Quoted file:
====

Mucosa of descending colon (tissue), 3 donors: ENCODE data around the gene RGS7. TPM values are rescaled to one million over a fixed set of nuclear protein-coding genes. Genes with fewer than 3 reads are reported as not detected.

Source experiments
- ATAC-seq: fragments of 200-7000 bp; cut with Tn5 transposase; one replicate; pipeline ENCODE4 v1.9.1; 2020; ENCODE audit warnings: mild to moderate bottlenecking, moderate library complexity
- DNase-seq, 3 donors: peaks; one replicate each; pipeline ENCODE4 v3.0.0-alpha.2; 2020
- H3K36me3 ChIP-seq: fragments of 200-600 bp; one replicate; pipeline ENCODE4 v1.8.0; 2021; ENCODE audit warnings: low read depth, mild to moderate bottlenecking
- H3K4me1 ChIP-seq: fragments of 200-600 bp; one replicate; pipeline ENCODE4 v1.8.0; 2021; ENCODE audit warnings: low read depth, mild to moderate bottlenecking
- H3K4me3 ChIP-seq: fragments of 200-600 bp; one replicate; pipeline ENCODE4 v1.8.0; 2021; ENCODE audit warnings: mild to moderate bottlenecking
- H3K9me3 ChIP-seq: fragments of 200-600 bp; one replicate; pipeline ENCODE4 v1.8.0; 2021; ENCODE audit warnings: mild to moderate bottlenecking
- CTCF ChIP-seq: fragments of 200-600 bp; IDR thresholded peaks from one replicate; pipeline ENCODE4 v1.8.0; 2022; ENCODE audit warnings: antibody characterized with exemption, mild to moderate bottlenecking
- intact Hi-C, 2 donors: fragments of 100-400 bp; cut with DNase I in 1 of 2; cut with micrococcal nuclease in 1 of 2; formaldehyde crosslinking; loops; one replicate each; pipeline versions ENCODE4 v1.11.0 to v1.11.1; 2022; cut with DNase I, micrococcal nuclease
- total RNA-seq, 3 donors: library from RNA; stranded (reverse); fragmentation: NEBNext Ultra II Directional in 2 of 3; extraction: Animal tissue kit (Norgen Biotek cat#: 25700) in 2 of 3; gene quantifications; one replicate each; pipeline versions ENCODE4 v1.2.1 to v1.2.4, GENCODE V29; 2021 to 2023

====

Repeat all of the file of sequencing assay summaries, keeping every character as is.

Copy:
Mucosa of descending colon (tissue), 3 donors: ENCODE data around the gene RGS7. TPM values are rescaled to one million over a fixed set of nuclear protein-coding genes. Genes with fewer than 3 reads are reported as not detected.

Source experiments
- ATAC-seq: fragments of 200-7000 bp; cut with Tn5 transposase; one replicate; pipeline ENCODE4 v1.9.1; 2020; ENCODE audit warnings: mild to moderate bottlenecking, moderate library complexity
- DNase-seq, 3 donors: peaks; one replicate each; pipeline ENCODE4 v3.0.0-alpha.2; 2020
- H3K36me3 ChIP-seq: fragments of 200-600 bp; one replicate; pipeline ENCODE4 v1.8.0; 2021; ENCODE audit warnings: low read depth, mild to moderate bottlenecking
- H3K4me1 ChIP-seq: fragments of 200-600 bp; one replicate; pipeline ENCODE4 v1.8.0; 2021; ENCODE audit warnings: low read depth, mild to moderate bottlenecking
- H3K4me3 ChIP-seq: fragments of 200-600 bp; one replicate; pipeline ENCODE4 v1.8.0; 2021; ENCODE audit warnings: mild to moderate bottlenecking
- H3K9me3 ChIP-seq: fragments of 200-600 bp; one replicate; pipeline ENCODE4 v1.8.0; 2021; ENCODE audit warnings: mild to moderate bottlenecking
- CTCF ChIP-seq: fragments of 200-600 bp; IDR thresholded peaks from one replicate; pipeline ENCODE4 v1.8.0; 2022; ENCODE audit warnings: antibody characterized with exemption, mild to moderate bottlenecking
- intact Hi-C, 2 donors: fragments of 100-400 bp; cut with DNase I in 1 of 2; cut with micrococcal nuclease in 1 of 2; formaldehyde crosslinking; loops; one replicate each; pipeline versions ENCODE4 v1.11.0 to v1.11.1; 2022; cut with DNase I, micrococcal nuclease
- total RNA-seq, 3 donors: library from RNA; stranded (reverse); fragmentation: NEBNext Ultra II Directional in 2 of 3; extraction: Animal tissue kit (Norgen Biotek cat#: 25700) in 2 of 3; gene quantifications; one replicate each; pipeline versions ENCODE4 v1.2.1 to v1.2.4, GENCODE V29; 2021 to 2023